Bittersweet – Miranda Beverly-Whittemore

18339743Mabel Dagmar, the seventeen-year-old narrator of Miranda Beverly-Whittemore’s stunning novel Bittersweet is attending an upper-crust East Coast college on a scholarship. Her roommate, Genevra “Ev” Winslow is from an  influential blue blood family. The two girls couldn’t be any more different and yet somehow Mabel finds herself invited to spend the summer at Winloch, the Winslow family compound in Vermont. Mabel has no interest in returning home to Oregon for the summer, so she gratefully agrees even though she has to help Ev prepare Bittersweet, Ev’s personal cottage, for her father’s “inspection”.

“…if we don’t get that little hovel in shipshape in less than a week, I won’t inherit it,” Ev tells Mabel on the train to Vermont.

Winloch is a strange out-of-time place comprised of an assortment of cottages and a communal Dining Hall set around a beautiful lake,  inhabited by Ev’s immediate family including her parents, Birch and Tilde. It’s isolated and idyllic and Mabel is enchanted. This, she decides, is the life she wants.

Her visit to Birch and Tilde’s cottage only reaffirms her admiration:

Upon the honey-colored floor stood antique wood sideboards and a large mahogany table. An exquisite burgundy Oriental rug tied the furniture together, ending before a large fireplace sporting a brass fender and matching andirons. Canapes were arranged in colorful formations upon hand-painted porcelain platters: crab cakes and mini-lobster rolls and demitasses of chilled pea soup.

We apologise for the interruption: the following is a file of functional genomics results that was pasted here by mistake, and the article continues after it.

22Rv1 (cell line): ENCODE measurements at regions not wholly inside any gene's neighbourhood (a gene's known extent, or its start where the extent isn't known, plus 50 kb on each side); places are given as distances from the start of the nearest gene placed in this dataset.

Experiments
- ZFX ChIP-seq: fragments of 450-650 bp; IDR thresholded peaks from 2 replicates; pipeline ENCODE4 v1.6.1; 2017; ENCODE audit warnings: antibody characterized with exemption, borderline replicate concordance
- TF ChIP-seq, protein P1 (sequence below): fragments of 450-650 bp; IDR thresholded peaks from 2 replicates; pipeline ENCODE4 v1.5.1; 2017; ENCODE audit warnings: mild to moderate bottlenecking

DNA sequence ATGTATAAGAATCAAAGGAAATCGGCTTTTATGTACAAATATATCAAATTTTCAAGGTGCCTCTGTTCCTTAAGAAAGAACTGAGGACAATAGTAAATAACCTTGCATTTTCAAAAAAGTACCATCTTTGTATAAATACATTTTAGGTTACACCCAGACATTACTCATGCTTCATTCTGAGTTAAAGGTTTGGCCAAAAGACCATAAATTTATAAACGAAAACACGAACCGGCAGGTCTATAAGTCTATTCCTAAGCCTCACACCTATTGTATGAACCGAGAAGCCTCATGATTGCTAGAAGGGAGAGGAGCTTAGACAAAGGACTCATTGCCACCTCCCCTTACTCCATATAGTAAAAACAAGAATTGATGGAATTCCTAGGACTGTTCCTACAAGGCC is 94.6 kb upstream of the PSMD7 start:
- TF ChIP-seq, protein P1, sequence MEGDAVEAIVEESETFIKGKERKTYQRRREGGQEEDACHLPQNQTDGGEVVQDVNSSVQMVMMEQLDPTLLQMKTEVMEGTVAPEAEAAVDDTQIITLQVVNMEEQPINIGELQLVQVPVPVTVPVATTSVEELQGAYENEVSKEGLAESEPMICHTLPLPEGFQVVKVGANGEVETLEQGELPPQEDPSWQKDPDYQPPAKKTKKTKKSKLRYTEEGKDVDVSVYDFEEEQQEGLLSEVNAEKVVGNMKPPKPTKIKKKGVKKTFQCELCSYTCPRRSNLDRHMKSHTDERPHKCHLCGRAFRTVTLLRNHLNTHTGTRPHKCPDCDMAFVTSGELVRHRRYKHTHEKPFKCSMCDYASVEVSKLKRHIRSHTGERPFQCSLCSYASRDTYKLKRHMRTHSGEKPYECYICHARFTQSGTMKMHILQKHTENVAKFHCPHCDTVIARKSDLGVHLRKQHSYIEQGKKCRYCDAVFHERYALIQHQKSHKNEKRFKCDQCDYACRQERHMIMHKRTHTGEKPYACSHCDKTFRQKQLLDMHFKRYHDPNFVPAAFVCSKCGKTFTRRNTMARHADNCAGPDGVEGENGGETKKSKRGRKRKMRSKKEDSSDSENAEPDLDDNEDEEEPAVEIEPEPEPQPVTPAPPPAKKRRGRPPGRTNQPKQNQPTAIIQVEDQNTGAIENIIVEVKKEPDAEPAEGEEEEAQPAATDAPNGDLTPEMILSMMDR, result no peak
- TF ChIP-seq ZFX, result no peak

Even more impressive, the Winslow’s cottage boasts an impressive Van Gogh, “the most beautiful painting I’d ever seen.”

But there is also something slightly sinister about Winloch. For one thing, Ev installs bolts on the bathroom and bedroom door at Bittersweet. Then Mabel meets Indo, Birch’s sister, who enlists Mabel’s help in locating some important documents lost somewhere in the attic of the Dining Hall, claiming she’d been “looking for a friend like [Mabel] for a while.”

Mabel soon finds herself negotiating a landscape of shifting loyalties and strange tensions. It makes for compelling reading, that’s for sure; I couldn’t turn the pages quickly enough.

Although the bulk of Bittersweet takes place during that one summer, Mabel is actually remembering the events from a vantage point many years later. This will, in part,  help explain why Mabel seems older than seventeen. Her own personal history, revealed in tantalizing snippets, will also help the reader understand her motivations. Bittersweet is Shakespearean in its scope.

Highly recommended.

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